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06 Aug

Onora O’Neill: Acting on Principle

O’Neill explains that she was both attracted and repelled by utilitarianism. On the one hand, she shared with utilitarianism the view that moral theory should be something precise and determinate that guides actions – that one should look for (as Rawls put it in the title of his very first published article) “a decision procedure for ethics”. Yet utilitarianism’s own decision procedure is one of ruthless aggregation. Kant’s moral theory, by contrast, looks to be a way of defending the individual from instrumental subordination to collective ends. It is, to use the Rawlsian technical term, deontological. Finally, Rawls and his students took for granted that a Kantian ethical theory must be as thoroughly secular and compatible with natural science as its utilitarian rival seemed to be. Hence they focused on Kant’s formulations of the categorical imperative as a “moral law” and not his – avowedly metaphysical – ideas about how human beings’ moral agency ties them to a “noumenal” realm of freedom.

From a review by Michael Rosen in The Times Literary Supplement of Acting on Principle: An Essay on Kantian Ethics (second edition), an updated version of the book written by Onora O’Neill in 1975.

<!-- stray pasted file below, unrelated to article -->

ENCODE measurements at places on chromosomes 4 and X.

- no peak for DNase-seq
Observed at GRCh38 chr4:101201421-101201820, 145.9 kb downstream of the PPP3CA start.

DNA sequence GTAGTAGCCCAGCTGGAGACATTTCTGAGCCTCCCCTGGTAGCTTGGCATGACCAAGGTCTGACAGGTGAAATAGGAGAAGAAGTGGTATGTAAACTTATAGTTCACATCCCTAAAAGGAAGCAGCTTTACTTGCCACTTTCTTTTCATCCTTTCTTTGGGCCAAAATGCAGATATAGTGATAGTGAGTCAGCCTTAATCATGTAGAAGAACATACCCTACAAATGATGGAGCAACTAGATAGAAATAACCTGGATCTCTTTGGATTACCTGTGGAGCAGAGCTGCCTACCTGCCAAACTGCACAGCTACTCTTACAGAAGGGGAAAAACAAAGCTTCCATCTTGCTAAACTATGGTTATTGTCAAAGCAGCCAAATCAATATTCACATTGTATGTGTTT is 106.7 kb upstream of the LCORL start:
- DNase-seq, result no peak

A description, table of contents and introduction to the second edition is available on the Cambridge University Press website.

01 Aug

“Against the doctrine of Aristotle”: Hutcheson on slavery

Monument depicting chained slaves in a pit, located in Zanzibar

On 1st August 1834 slavery was abolished in most of the British Empire, as the Slavery Abolition Act (1833) came into force. (It only applied in India after the 1843 Indian Slavery Act.)

There were many rationales used to support slavery. One common one was Aristotle’s theory of the “natural slave”. In the Politics, Aristotle said:
For that some should rule and others be ruled is a thing not only necessary, but expedient; from the hour of their birth, some are marked out for subjection, others for rule…

In other words, it was right that some people were slaves and others their masters. Such natural slaves were lacking certain qualities which would enable them to rule themselves. This justified “chattel” slavery, where the person and all their descendants were property in perpetuity.